Testing oversight will change slightly at this year's Tour, although not strictly because of what Landis had to say. For the second time in the short history of the World Anti-Doping Agency, observers from WADA will monitor Tour testing by the UCI, cycling's international governing body. WADA played the same role in 2003.
The French anti-doping authority (AFLD) conducted anti-doping controls at the 2008 Tour at the height of a pitched feud with UCI that led to the race being removed from the international calendar. Seven riders tested positive that year. But when the Tour returned to UCI jurisdiction, the AFLD found itself shut out of in-competition testing again under WADA rules designed to avoid agency conflict at events. No positive tests were logged at the 2009 race.
AFLD requested permission to do extra tests at this year's edition, citing information funneled to it by French investigators. The UCI resisted, but invited WADA to shadow its testers. WADA ultimately ruled that its observers -- two three-person teams, each of which will work half the race -- would be the go-betweens, trying to ensure that riders the French want to target will be tested with no advance notice.
One of Landis' most serious charges was that Postal was routinely warned of supposedly unannounced morning doping controls, prompting riders to dilute their blood the night before to mask microdoses of EPO. Whistle-blower Jesus Manzano of Spain made similar allegations pertaining to his Kelme team several years ago, and the 2009 Astana team that included Armstrong was accused of delaying testers one morning.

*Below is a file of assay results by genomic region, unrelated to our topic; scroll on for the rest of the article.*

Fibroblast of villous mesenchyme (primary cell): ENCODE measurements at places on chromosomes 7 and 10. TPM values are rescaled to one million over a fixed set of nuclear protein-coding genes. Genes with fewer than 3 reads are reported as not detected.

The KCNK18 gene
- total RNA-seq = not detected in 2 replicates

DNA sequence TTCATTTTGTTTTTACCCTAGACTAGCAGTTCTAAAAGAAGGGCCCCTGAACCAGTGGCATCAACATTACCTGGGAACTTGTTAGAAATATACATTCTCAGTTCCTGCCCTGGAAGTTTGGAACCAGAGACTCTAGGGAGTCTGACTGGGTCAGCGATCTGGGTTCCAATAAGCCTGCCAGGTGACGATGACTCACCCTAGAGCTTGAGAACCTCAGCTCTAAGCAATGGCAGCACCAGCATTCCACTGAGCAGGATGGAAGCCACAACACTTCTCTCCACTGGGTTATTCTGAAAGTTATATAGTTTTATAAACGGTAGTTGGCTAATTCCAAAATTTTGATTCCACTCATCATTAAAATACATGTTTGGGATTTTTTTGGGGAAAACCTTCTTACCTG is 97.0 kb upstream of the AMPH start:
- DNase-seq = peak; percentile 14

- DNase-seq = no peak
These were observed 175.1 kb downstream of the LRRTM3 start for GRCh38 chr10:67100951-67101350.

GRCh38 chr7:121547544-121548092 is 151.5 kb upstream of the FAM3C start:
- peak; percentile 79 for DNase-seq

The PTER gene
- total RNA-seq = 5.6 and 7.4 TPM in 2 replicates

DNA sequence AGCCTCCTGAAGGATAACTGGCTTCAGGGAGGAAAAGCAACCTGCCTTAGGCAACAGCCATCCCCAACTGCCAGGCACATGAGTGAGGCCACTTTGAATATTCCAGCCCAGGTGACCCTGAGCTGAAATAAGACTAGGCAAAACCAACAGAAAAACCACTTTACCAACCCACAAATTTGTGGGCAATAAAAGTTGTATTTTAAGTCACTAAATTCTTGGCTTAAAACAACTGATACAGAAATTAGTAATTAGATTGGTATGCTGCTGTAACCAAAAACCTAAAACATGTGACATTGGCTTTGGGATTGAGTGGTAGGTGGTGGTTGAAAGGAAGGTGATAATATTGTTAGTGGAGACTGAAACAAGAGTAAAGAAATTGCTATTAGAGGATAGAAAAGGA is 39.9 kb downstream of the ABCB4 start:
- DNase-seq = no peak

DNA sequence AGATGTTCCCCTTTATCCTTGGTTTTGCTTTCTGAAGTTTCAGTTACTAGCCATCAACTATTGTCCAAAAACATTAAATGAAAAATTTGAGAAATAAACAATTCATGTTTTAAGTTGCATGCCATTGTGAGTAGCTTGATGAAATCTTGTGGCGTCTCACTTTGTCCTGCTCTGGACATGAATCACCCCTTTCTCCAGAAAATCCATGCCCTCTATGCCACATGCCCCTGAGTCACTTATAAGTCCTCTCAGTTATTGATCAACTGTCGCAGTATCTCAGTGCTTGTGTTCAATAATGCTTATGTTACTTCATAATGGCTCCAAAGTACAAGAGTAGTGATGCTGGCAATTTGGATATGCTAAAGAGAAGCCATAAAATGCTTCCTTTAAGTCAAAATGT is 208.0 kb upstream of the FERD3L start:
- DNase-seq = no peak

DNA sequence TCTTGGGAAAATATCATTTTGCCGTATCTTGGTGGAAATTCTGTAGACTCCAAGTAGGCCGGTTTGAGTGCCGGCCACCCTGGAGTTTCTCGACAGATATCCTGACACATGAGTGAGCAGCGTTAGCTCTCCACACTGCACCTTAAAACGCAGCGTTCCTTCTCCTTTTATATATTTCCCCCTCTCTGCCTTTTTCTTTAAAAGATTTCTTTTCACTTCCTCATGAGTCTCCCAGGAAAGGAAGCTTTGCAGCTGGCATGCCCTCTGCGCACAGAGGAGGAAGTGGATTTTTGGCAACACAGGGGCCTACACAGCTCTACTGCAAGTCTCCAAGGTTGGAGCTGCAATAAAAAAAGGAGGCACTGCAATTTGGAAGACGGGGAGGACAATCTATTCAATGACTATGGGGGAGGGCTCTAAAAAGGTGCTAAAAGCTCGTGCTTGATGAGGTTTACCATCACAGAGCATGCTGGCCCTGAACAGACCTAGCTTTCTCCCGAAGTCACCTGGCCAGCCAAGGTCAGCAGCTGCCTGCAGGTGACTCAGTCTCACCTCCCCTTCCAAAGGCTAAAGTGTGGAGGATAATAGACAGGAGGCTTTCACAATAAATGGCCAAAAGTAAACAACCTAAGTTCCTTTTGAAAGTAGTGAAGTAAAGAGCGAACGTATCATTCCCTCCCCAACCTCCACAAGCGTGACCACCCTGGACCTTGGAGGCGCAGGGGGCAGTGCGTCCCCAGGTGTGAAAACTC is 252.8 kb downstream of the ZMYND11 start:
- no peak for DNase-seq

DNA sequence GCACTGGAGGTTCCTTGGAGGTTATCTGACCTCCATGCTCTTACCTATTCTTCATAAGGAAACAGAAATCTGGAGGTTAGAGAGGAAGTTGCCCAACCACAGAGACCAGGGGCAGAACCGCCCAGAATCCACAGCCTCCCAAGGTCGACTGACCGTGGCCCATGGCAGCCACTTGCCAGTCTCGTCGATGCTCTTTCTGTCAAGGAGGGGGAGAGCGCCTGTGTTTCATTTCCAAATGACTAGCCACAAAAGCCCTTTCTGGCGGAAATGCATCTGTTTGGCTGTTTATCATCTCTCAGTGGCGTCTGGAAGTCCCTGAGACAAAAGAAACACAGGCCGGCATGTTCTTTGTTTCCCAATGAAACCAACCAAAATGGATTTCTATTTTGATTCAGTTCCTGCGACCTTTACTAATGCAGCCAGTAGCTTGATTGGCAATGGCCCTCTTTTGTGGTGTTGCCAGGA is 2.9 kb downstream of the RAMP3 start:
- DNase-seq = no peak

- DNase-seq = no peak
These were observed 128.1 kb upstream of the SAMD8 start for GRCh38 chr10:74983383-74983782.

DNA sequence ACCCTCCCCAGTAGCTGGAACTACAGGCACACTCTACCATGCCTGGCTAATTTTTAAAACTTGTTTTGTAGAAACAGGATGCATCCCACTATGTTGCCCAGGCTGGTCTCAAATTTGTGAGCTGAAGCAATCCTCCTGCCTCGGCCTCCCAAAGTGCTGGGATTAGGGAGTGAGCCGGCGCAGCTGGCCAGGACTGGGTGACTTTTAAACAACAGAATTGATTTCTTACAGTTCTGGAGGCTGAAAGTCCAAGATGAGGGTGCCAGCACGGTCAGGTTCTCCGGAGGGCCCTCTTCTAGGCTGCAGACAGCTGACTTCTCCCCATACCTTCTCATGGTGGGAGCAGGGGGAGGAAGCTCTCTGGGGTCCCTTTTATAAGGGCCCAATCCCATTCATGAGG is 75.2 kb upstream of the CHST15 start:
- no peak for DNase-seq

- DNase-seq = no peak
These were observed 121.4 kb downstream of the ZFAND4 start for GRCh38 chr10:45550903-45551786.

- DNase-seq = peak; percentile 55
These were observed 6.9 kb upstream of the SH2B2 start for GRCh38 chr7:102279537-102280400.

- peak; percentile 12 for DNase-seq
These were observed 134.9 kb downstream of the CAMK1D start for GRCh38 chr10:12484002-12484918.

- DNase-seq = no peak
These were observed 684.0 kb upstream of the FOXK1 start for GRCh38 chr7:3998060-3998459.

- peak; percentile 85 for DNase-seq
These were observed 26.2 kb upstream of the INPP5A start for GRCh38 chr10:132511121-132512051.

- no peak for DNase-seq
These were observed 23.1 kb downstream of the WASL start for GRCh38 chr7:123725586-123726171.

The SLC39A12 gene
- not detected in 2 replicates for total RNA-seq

WADA director general David Howman said the agency's decision was made independently of Landis' statements. "We didn't sit down and analyze any evidence that is still what I would call 'under consideration,'" Howman said. But he said he is being kept "up to speed on the progress" of all the investigations triggered by Landis' confession.
In the case of the U.S. federal probe, Howman said WADA could assist investigators by coordinating with Interpol, the international police agency, if U.S. officials want to talk to riders from other countries. (Interpol facilitates cooperation among police for crimes that span several of its 188 member countries.) He said the scope of the investigation is such that he expects its pace to be deliberate. "I'd rather it be slow and compelling than fast and loose," Howman said.
Testing at the Tour began with a round of visits Wednesday night, including one to Armstrong, whose Twitter feed recounted having given "six tubes of blood and urine. Must be time for the Tour!"
Garmin leader Christian Vande Velde, who will start his eighth Tour this weekend, said veteran riders have come to expect all kinds of media and doping-related shrapnel to fly in the days leading up to the race. He doesn't expect the peloton to be distracted once the race starts. Vande Velde said he has enough to worry about between aching ribs from a recent crash and a back-breaking stage strewn with cobblestoned sectors looming in the first week. He has added a reminder to himself on his iPod -- a hip-hop recording of the Serenity Prayer that counsels adherents to distinguish between what they can and can't control.